iNo pienso yo que son! A real hero is an individual That sets, gives, teaches And inspires others to do their best. to achieve realistic dreams. I have found this Hero, He walks the halls of the college. What college you ask? Pues el Northern or as the older Homies call it, el TVI.

This hero, I met, pues he is a vato That got down with pen and paper And wrote the most amazing play.

This hero is patient.

I met this Man while attending Classes at Northern New Mexico College Superheroes, heroes, Batman, Spiderman They don’t know the true meaning of Being a hero.

Though this Dude doesn’t know he’s A hero, He Is! He’s a great inspiration to all. Despite severe health problems.

My hero and my inspiration Keeps his head up.

Graduating from Northern, Attending Highlands, he continues To inspire, setting the example. Despite illness He keeps fighting. He called his play, “Good Woman of Aztlan” My hero is the Great Man of Aztlan

MUCHA GRACIAS THANK YOU- Ernesto Tafoya Mitchell For being a great inspiration and a great example

This poem was inspired by a great friend of mine, his name is Ernesto Mitchell Tafoya! He has inspired me to keep working hard to achive my goals, dispite any type of hurdle that may come my way. I hope this poem helps inspire all of you, Mis Amigos de Cyperlandia.

To my Friend Ernesto

(c) Angelo J. Sandoval

The alter has been prepared
Las Santos en su propio lugar
la concha,
white sage,
el copal de oro
las velas con su llama brillante

El altar
listo pa’ recibir
el humo sagrado
that is created

created by a sacred union
una union Santa y sagrada
el humo del copal de oro
and white sage
en la concha de abulón

la llama une
al copal con el sage
las oracions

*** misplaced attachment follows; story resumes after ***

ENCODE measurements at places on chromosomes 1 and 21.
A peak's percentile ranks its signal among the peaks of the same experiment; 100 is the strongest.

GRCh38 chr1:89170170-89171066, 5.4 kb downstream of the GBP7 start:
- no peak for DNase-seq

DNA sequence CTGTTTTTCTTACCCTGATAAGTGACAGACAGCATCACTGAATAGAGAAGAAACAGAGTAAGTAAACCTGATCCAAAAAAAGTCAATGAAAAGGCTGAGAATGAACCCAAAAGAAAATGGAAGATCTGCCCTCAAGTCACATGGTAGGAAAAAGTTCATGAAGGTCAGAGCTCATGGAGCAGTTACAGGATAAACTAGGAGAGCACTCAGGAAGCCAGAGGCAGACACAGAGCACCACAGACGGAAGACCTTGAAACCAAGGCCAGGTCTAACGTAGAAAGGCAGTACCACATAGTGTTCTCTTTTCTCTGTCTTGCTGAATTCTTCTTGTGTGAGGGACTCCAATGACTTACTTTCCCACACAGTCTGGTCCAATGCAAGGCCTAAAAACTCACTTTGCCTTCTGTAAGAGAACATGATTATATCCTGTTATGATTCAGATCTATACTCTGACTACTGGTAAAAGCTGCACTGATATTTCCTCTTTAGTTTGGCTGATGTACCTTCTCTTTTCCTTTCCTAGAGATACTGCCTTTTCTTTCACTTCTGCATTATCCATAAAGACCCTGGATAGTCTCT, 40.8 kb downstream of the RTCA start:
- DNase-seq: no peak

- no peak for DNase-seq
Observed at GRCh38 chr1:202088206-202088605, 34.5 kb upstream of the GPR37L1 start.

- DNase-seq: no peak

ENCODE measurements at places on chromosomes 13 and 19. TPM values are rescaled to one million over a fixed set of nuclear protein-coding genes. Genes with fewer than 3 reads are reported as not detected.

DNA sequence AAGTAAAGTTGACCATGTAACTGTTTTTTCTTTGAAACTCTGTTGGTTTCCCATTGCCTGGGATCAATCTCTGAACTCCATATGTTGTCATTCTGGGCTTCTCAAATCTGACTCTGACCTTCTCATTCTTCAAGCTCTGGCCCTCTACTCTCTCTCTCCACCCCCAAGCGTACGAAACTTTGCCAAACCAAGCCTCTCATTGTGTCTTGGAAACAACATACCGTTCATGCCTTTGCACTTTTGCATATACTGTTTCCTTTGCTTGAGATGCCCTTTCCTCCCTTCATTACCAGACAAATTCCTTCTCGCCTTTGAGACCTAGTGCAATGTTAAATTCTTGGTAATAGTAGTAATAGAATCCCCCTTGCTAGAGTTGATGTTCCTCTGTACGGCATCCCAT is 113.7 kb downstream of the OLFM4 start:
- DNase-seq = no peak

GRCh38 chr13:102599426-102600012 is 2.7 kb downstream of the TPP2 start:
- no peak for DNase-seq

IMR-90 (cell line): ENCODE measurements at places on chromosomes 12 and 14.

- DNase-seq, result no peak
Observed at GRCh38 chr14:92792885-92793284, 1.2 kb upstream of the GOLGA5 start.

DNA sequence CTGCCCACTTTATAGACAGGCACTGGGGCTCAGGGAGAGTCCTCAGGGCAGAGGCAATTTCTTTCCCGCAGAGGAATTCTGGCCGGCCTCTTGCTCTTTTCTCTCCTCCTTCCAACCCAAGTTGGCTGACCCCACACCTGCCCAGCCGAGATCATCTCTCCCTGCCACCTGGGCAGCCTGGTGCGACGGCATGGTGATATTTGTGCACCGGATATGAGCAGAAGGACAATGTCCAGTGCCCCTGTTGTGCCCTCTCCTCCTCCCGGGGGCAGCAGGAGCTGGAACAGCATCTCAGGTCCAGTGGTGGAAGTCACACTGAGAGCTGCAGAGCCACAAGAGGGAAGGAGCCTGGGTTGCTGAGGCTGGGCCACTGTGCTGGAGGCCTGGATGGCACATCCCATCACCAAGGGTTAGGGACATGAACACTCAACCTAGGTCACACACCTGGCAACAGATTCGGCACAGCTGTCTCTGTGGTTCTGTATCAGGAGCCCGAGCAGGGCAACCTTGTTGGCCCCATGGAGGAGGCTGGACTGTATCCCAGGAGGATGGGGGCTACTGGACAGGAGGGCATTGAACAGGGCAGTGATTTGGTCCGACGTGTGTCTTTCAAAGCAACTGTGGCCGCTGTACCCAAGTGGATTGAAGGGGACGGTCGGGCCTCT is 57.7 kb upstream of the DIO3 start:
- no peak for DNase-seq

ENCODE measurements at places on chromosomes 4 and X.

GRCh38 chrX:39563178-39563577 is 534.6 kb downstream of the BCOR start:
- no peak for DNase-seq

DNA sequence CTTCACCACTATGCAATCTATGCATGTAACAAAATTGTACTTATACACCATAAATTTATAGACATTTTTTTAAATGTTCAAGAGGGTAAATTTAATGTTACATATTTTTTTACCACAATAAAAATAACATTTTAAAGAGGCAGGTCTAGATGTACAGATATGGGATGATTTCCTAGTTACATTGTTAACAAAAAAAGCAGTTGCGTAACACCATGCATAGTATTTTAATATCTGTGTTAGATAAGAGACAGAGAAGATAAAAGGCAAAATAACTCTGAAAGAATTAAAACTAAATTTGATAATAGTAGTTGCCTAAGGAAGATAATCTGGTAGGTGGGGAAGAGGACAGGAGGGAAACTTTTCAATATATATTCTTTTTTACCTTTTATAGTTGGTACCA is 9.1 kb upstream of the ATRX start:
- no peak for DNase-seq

I pray
I pray


el humo sube al las alturas
de los cielos

los rezonos
pidiendole a mi Tatita Dios
que mi amigo
tenga alivio de su enfermedad
que las bendicions de
los Angeles Santos
lleven las oracions a mi amigo.

Las velas en el altar
brillantes con la luz del Creador

Pidiendole al Cristo Crucificado
el Cristo Negro
de Chalma y Esquipula
que mi amigo halle
las esperanzas de Creador.

Ultimo Adios


I went to say Adios
today, to a friend
a mentor
an all around Vato Firme.

I was honored to
stand in front of your
Familia y amigos

I honored your strength
your determination
your life filled Spirit.

your legacy will live
vivira hasta los ultimos dias
de estos tiempos.

Adios le dijemos solo
a tu cuerpo
tu alma siempre estara
con nosotros.

nos dejaste un gran ejemplo
an example of perseverance
determination and

I thank you
las gracias te doy
por ver sido in Buena Amigo.
Que en paz descances, Ernesto.

The following is a photo of Ernesto by Pam Bentley and her words in tribute of Ernesto.


Posting this picture in honour of Ernesto Mitchell, who died last week, and to remember. It was taken in his room in August 2006 when we were roommates in New Mexico; as usual, he was at his desk, preparing for a class. I remember how hard he worked at college late in his life, how his papers were always twice as long as everyone else’s, filled with thought and stories, all the stories he told me of his mother and father, his early party days dancing in Plainsview, his years of work as a sheetrock installer, the play he wrote that was performed at the NNMCC college directed by Rosalia Triana, his love and friendship for me, and his love for the dogs, especially Maggie, and how that allowed me to go to India for a school year, how he delighted in spending time with his sisters and their kids, and with my friends, Heather and Christopher and their kids, his Eeyore-like presence in the college hallways until you read his stories, his guitar playing in the living room, and his voice singing old songs in Spanish, his love for all kinds of music, his never-ending curiosity, and ambition to learn as much as he could, and give something back, his strength in the face of daily treatments and insulin tests, on-and-off trips for dialysis, and the peace he is probably feeling now. Although it became harder to keep in touch the past few years, I will miss him, and am very sad we won’t ever get the chance to share a meal again at Angelina’s where his favorite was the catfish. Once a Tejano.

A tribute by Tim Crone, professor at NNMC.

Tom Crone: